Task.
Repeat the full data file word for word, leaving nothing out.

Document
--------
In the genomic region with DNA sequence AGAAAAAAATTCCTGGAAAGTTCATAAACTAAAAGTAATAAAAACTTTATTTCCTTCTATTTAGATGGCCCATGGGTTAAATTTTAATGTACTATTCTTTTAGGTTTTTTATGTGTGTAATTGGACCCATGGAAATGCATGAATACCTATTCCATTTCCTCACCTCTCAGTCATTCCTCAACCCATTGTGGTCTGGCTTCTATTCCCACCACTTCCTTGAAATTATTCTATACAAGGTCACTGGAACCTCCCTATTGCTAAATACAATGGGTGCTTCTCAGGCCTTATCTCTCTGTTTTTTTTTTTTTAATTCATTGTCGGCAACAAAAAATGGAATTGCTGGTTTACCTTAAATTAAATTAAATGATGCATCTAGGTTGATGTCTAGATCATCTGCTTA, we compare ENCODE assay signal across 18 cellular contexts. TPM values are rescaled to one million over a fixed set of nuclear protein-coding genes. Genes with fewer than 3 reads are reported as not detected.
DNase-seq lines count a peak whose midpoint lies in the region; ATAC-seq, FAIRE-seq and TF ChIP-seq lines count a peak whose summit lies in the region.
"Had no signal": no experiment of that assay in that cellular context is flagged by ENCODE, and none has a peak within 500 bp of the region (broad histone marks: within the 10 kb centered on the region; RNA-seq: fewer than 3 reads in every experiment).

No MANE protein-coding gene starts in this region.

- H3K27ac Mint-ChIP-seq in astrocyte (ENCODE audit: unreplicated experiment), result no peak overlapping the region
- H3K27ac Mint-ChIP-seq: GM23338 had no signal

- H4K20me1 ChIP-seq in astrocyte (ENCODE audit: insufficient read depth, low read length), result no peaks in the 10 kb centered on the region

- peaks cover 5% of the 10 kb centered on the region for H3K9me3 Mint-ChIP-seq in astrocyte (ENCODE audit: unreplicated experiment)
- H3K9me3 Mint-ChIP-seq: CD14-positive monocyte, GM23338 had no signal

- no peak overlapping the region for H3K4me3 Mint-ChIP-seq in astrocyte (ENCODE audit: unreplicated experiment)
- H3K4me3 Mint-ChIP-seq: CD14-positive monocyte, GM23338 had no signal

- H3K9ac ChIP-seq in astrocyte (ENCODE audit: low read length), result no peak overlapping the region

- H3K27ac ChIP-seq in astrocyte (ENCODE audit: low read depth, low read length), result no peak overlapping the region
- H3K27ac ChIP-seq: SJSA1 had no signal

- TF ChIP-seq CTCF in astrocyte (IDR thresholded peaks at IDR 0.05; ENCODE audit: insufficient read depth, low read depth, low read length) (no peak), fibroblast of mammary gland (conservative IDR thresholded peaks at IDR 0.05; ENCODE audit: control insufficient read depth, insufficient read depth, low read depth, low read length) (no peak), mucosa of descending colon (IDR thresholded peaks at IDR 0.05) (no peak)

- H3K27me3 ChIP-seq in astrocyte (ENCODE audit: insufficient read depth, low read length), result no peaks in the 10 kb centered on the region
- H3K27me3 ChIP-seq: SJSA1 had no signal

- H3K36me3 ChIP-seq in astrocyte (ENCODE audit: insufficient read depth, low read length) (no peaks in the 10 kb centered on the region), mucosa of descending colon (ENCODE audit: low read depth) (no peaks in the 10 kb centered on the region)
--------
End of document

In the genomic region with DNA sequence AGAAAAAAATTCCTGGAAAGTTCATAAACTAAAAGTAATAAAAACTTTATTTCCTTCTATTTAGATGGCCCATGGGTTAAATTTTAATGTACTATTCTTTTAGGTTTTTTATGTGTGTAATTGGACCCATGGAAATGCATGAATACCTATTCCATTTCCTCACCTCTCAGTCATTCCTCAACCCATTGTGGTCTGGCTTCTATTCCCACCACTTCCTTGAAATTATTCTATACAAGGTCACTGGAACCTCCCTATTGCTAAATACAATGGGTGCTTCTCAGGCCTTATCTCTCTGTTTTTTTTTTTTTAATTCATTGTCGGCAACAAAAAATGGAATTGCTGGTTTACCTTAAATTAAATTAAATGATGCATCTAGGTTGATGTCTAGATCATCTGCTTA, we compare ENCODE assay signal across 18 cellular contexts. TPM values are rescaled to one million over a fixed set of nuclear protein-coding genes. Genes with fewer than 3 reads are reported as not detected.
DNase-seq lines count a peak whose midpoint lies in the region; ATAC-seq, FAIRE-seq and TF ChIP-seq lines count a peak whose summit lies in the region.
"Had no signal": no experiment of that assay in that cellular context is flagged by ENCODE, and none has a peak within 500 bp of the region (broad histone marks: within the 10 kb centered on the region; RNA-seq: fewer than 3 reads in every experiment).

No MANE protein-coding gene starts in this region.

- H3K27ac Mint-ChIP-seq in astrocyte (ENCODE audit: unreplicated experiment), result no peak overlapping the region
- H3K27ac Mint-ChIP-seq: GM23338 had no signal

- H4K20me1 ChIP-seq in astrocyte (ENCODE audit: insufficient read depth, low read length), result no peaks in the 10 kb centered on the region

- peaks cover 5% of the 10 kb centered on the region for H3K9me3 Mint-ChIP-seq in astrocyte (ENCODE audit: unreplicated experiment)
- H3K9me3 Mint-ChIP-seq: CD14-positive monocyte, GM23338 had no signal

- no peak overlapping the region for H3K4me3 Mint-ChIP-seq in astrocyte (ENCODE audit: unreplicated experiment)
- H3K4me3 Mint-ChIP-seq: CD14-positive monocyte, GM23338 had no signal

- H3K9ac ChIP-seq in astrocyte (ENCODE audit: low read length), result no peak overlapping the region

- H3K27ac ChIP-seq in astrocyte (ENCODE audit: low read depth, low read length), result no peak overlapping the region
- H3K27ac ChIP-seq: SJSA1 had no signal

- TF ChIP-seq CTCF in astrocyte (IDR thresholded peaks at IDR 0.05; ENCODE audit: insufficient read depth, low read depth, low read length) (no peak), fibroblast of mammary gland (conservative IDR thresholded peaks at IDR 0.05; ENCODE audit: control insufficient read depth, insufficient read depth, low read depth, low read length) (no peak), mucosa of descending colon (IDR thresholded peaks at IDR 0.05) (no peak)

- H3K27me3 ChIP-seq in astrocyte (ENCODE audit: insufficient read depth, low read length), result no peaks in the 10 kb centered on the region
- H3K27me3 ChIP-seq: SJSA1 had no signal

- H3K36me3 ChIP-seq in astrocyte (ENCODE audit: insufficient read depth, low read length) (no peaks in the 10 kb centered on the region), mucosa of descending colon (ENCODE audit: low read depth) (no peaks in the 10 kb centered on the region)